Brewing English-Style Bitter: Tips from the Pros

Brewer: Andy Ingram, Four Peaks Brewing in Tempe, AZ

Our award winning “8th Street Ale” is based on Young’s Ramrod beer. A gentleman by the name of Barry John, who worked for Youngs & Company in London for 35 years, worked with me on the recipe. The definition we give for our bitter ale probably makes it closer to a “best bitter” in technical brewing circles, but we take the liberty of calling it an “ordinary bitter.” The ordinary bitter has a starting gravity around 1.032. Ours is closer to 1.048, which is why I admit that the brew is closer to a “best.” Either way, it’s bitter . . . and delicious!

What I focus on in the brewing process is the ingredients. Maris Otter malt is the traditional English malt used in bitter ales — in fact, for some brewers, it is considered a “must have” if you are going to make any English style beer. But I have a bulk silo and dealing with one special grain for one beer just makes no sense from an economical standpoint.

Instead what I use as the base malt is Cargill’s two-row Metcalfe. It is from their Prairie Malt branch. I find it to be light and clean, with really clean flavors. To create the sweetness, flavor and color we would get from the Maris Otter malt, but don’t get from the regular two-row malt, we have to use a variety of other malts in the grist. I add Carapils, crystal (80 ºL) and 5% Munich malt. This combination, in my opinion, provides the toasty maltiness and color that the beer would otherwise lack.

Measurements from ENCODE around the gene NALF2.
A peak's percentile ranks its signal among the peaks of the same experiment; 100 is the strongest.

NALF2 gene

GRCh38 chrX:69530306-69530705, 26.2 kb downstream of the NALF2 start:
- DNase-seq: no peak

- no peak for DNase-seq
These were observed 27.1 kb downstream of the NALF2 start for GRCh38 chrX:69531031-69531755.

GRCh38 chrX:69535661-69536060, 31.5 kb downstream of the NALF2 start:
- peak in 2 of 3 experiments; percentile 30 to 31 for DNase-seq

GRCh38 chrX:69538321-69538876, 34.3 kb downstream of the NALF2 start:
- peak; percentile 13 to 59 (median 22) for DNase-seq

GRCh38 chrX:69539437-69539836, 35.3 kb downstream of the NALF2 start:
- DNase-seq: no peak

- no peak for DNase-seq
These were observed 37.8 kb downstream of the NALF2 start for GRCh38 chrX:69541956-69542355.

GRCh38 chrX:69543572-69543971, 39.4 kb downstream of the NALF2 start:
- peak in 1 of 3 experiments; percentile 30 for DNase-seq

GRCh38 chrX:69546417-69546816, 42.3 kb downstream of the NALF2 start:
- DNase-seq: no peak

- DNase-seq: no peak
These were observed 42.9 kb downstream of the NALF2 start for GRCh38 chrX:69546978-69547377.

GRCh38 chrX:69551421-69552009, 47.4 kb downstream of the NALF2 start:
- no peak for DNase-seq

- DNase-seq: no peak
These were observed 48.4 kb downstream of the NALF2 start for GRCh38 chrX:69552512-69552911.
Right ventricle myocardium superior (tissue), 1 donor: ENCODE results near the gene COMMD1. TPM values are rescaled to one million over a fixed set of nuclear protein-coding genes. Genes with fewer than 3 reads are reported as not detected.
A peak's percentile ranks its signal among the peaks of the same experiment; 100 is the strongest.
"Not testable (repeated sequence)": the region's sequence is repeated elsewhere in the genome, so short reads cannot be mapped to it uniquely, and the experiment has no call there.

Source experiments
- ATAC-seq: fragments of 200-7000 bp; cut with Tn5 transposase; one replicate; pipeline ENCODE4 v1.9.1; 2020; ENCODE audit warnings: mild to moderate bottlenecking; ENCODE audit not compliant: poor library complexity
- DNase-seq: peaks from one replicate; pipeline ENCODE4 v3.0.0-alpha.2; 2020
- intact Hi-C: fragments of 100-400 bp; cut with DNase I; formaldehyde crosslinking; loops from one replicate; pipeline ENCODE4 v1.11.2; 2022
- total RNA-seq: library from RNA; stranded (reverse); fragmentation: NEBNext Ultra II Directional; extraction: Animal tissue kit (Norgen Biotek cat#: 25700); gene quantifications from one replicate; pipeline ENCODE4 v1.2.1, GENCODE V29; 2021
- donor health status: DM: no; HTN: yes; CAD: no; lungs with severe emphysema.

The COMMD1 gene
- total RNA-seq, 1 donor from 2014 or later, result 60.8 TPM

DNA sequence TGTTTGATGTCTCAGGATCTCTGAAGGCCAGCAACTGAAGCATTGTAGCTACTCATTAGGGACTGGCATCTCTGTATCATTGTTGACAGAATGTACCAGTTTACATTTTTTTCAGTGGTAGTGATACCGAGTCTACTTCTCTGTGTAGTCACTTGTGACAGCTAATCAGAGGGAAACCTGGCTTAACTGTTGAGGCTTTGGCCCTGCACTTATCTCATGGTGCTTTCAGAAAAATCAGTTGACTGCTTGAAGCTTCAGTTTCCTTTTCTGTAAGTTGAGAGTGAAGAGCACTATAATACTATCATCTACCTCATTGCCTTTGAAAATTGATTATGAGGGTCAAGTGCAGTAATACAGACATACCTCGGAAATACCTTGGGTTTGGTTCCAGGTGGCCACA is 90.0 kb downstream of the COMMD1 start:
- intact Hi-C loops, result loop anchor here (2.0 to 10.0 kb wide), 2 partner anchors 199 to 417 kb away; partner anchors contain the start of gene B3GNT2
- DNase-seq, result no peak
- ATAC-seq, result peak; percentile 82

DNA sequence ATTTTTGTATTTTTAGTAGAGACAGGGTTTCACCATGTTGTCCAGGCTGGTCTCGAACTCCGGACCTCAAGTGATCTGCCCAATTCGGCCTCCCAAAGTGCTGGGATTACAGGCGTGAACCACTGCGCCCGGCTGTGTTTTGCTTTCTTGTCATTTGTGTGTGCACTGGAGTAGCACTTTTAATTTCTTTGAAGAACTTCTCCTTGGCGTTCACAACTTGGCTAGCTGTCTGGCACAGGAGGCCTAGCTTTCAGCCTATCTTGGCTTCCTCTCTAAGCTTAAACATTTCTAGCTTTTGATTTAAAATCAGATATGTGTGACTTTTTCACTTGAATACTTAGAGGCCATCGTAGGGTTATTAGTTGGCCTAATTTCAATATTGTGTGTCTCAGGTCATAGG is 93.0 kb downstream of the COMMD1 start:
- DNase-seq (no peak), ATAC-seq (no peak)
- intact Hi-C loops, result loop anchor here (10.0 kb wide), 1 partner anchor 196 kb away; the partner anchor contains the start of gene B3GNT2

Another malt choice, however, could be Briess Munich (10 ºL). I think this grain would work well as the base malt and would provide the color and flavor you are looking for in your bitter ale. Vienna malt (at around 6 °L) may even be a better choice because it has better enzymatic qualities, which means it will convert better during the mash if you use a high percentage of it in your grist.

Of course, if you choose to use either Munich or Vienna malts, be sure to cut back on the crystal malts (and all other dark malts). Dark copper is the darkest color I would recommend to anyone looking to make a bitter ale. I actually prefer to go even lighter than that — I never go beyond the 10–11 SRM range as a general rule of thumb for this brew.

Brewing is nothing more than a simple, one-step infusion mash. We shoot for 154 ºF (68 ºC) and typically get full conversion in fifteen minutes. We continue mashing for another thirty minutes after that, but anything beyond that would really just be overkill. Our malts are so modified that this is more than enough time for the mash.

We bitter with U.K. Golding. No other hops are added until the whirlpool. We use U.S. Fuggles in a hop back. We spent a lot of time debating whether we would dry hop this beer but ultimately decided against it. We thought we would get better character and flavor from a hop back. This device essentially holds about 20 pounds (9 kg) of Fuggles and we run the post-boil wort through it. The wort goes through the hops at approximately 208 ºF (98 ºC) into the heat exchanger and then finally on to the fermenter.